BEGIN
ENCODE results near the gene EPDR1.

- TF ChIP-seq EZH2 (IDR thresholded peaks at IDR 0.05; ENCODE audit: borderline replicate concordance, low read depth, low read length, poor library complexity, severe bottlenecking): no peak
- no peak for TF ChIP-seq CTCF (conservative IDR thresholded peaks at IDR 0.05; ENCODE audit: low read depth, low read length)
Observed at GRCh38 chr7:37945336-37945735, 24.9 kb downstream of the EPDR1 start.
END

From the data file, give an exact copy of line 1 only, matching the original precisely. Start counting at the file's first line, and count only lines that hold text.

ENCODE results near the gene EPDR1.